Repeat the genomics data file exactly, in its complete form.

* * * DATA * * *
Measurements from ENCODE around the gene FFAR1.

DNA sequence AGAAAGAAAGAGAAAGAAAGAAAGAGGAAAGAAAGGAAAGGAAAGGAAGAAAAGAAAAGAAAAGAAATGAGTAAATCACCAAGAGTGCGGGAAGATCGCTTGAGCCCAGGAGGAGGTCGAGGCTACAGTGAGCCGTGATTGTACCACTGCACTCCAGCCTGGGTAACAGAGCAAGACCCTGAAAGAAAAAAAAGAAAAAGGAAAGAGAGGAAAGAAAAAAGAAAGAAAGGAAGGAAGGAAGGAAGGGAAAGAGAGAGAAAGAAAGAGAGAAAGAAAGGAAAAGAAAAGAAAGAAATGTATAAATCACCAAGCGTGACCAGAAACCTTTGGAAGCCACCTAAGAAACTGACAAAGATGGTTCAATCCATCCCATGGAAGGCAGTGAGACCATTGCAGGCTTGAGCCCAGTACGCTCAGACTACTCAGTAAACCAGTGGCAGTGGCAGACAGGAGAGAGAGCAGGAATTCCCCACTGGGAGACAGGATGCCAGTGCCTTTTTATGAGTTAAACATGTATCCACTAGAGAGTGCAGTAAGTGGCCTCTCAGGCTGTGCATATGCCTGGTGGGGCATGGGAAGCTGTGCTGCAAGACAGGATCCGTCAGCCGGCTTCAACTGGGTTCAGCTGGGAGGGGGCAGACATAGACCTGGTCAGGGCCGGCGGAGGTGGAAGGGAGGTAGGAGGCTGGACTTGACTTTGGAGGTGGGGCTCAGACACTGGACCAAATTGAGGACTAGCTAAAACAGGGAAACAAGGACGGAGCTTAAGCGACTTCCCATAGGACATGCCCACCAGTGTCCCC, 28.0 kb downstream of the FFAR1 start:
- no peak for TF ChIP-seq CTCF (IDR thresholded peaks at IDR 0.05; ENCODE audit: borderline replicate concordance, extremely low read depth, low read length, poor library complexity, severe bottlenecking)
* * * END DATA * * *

Measurements from ENCODE around the gene FFAR1.

DNA sequence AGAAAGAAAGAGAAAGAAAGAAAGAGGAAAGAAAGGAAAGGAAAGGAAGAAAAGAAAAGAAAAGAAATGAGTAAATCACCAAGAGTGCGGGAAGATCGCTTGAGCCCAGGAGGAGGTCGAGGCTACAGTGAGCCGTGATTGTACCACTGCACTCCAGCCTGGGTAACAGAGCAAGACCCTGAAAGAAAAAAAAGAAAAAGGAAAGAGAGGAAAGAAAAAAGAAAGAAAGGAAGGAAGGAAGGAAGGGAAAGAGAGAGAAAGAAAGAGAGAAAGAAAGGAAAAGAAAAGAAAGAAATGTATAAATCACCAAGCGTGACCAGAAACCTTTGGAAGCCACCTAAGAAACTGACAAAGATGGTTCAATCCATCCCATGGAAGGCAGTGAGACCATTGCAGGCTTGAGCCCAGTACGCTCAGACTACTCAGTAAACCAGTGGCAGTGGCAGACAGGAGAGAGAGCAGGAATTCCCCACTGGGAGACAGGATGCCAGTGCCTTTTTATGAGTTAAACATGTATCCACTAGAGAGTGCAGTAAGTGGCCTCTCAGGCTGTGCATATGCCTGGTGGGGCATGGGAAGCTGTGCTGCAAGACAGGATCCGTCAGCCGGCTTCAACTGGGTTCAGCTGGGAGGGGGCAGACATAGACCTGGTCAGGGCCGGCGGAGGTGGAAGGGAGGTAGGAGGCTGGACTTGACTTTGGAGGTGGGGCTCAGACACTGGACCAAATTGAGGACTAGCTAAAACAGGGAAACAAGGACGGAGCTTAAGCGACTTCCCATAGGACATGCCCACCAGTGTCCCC, 28.0 kb downstream of the FFAR1 start:
- no peak for TF ChIP-seq CTCF (IDR thresholded peaks at IDR 0.05; ENCODE audit: borderline replicate concordance, extremely low read depth, low read length, poor library complexity, severe bottlenecking)